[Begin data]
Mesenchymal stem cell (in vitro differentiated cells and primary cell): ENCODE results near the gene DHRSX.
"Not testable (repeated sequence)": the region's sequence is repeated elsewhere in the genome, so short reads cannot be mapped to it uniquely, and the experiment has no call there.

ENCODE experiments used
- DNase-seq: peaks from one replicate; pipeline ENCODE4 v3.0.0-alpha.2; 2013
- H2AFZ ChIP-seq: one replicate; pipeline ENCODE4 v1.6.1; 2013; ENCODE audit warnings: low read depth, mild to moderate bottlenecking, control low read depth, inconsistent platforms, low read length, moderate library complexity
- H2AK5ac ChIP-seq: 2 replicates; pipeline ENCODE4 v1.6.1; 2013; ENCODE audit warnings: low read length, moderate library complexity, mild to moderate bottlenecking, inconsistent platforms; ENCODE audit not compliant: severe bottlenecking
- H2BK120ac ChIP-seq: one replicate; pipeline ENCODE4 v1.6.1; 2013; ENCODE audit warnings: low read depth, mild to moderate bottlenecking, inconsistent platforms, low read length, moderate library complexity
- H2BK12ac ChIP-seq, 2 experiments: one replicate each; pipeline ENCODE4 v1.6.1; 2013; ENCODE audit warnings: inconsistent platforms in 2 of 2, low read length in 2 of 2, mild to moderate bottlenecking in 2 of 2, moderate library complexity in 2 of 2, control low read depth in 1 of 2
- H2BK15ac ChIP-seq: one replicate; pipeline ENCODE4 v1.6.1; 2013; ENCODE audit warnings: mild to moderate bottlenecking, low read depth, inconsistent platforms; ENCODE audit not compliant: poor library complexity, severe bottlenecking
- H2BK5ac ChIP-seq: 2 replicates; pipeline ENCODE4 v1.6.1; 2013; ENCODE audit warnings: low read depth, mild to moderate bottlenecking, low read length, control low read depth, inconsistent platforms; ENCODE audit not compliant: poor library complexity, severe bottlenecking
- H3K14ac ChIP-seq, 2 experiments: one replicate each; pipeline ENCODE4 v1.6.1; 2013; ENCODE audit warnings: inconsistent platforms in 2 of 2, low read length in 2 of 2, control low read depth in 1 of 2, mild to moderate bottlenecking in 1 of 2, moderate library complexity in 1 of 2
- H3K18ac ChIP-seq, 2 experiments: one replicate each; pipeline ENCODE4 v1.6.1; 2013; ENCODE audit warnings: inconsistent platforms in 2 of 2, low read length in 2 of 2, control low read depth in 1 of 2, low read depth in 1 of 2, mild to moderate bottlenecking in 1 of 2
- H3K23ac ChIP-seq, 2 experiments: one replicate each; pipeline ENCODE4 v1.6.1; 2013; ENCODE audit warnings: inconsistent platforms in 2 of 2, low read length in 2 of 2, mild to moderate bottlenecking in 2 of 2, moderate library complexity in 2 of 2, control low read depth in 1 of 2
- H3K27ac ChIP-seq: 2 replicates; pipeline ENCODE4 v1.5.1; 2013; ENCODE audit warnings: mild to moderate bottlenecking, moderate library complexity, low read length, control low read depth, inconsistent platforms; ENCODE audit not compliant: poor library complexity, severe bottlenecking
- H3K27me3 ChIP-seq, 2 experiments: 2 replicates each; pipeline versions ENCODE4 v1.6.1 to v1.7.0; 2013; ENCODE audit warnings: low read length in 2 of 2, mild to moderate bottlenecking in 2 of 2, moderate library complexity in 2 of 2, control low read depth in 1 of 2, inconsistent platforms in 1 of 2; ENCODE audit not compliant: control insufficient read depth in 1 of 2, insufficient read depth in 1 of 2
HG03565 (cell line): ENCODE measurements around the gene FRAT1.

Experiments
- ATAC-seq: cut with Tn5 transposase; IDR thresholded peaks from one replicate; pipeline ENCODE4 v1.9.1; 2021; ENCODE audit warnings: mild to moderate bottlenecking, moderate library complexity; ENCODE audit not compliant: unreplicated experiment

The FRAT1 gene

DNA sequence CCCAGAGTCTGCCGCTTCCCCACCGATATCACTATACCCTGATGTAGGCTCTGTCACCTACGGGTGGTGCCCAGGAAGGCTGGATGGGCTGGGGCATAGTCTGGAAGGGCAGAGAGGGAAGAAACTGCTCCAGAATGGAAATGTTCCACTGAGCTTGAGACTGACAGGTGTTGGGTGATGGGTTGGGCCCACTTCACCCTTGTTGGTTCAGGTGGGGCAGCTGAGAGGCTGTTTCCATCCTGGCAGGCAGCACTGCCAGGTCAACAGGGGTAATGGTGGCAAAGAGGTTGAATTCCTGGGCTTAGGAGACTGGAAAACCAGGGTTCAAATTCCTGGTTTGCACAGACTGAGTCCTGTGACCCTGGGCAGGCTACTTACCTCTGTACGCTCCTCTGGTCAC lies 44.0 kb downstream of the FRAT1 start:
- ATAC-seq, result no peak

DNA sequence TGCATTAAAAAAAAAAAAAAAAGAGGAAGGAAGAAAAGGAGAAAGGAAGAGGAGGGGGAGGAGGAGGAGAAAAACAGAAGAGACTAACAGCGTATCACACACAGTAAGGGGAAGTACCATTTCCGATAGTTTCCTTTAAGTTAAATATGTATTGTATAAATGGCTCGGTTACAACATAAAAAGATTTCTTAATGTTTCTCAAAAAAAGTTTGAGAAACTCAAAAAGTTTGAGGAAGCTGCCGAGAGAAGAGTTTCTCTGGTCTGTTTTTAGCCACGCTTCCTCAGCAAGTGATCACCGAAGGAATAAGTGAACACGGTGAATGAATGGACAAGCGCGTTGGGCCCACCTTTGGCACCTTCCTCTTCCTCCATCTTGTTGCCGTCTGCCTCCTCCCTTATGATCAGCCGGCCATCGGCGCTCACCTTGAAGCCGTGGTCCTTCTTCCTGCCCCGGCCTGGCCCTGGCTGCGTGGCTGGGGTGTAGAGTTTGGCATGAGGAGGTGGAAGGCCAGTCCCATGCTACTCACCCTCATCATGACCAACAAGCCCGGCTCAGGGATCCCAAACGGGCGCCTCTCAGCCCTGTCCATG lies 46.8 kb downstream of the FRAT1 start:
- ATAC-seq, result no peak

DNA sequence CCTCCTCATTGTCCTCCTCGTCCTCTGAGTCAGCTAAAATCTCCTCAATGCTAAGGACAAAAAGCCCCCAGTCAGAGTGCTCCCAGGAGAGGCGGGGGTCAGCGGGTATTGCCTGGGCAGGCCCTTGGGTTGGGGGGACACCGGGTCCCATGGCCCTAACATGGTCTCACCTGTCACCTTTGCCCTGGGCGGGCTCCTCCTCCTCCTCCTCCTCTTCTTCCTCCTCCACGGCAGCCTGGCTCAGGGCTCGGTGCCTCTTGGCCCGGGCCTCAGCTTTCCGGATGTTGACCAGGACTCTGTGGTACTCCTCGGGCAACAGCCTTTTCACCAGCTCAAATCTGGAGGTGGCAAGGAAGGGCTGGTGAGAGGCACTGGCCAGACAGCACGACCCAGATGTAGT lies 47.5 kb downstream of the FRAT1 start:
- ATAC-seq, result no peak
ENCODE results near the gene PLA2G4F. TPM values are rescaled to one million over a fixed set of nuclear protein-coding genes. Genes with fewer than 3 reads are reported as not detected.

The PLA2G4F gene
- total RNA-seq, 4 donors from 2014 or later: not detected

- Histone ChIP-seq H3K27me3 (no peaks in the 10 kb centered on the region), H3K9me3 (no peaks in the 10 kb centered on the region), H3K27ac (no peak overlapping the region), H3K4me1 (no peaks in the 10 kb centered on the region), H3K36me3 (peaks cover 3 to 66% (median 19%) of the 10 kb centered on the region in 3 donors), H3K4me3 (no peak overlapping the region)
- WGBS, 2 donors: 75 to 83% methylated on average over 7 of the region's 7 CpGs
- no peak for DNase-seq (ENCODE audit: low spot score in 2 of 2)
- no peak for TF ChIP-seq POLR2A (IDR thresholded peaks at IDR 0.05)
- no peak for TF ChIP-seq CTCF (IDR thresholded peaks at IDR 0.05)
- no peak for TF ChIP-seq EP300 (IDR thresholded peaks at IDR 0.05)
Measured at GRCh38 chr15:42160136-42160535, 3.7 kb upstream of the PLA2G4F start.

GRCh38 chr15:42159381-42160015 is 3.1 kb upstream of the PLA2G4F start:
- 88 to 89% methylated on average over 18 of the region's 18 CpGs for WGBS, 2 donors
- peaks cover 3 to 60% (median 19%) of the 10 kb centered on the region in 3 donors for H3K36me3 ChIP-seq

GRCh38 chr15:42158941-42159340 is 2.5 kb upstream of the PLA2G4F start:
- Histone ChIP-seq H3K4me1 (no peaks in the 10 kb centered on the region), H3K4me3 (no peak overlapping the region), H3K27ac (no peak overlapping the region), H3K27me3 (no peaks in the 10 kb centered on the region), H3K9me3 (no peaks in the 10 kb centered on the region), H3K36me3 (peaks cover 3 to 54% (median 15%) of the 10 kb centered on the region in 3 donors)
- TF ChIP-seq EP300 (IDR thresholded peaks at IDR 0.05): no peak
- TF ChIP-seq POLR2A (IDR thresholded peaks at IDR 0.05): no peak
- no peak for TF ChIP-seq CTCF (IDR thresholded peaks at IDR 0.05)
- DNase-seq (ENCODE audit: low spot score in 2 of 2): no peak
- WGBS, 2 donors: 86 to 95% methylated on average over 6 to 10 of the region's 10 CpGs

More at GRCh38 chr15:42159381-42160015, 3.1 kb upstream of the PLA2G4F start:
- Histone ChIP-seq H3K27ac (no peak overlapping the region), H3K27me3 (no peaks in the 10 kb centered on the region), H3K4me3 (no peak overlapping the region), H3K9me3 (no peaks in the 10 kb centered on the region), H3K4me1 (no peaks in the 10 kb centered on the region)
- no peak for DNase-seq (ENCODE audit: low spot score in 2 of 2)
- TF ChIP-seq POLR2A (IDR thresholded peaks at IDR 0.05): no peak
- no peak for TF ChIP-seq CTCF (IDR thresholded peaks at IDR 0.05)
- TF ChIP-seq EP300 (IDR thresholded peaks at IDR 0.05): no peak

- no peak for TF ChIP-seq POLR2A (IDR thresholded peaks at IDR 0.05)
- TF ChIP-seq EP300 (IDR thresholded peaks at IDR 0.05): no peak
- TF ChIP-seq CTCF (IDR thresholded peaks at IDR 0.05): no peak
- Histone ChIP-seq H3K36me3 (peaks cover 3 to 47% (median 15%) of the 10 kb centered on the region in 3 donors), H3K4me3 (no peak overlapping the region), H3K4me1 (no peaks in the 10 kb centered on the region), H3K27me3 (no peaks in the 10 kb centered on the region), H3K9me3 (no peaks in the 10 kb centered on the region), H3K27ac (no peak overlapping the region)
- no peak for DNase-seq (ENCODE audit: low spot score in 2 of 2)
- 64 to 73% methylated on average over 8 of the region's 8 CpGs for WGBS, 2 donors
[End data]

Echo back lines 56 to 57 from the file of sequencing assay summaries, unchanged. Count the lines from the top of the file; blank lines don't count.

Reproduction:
- no peak for DNase-seq (ENCODE audit: low spot score in 2 of 2)
- 64 to 73% methylated on average over 8 of the region's 8 CpGs for WGBS, 2 donors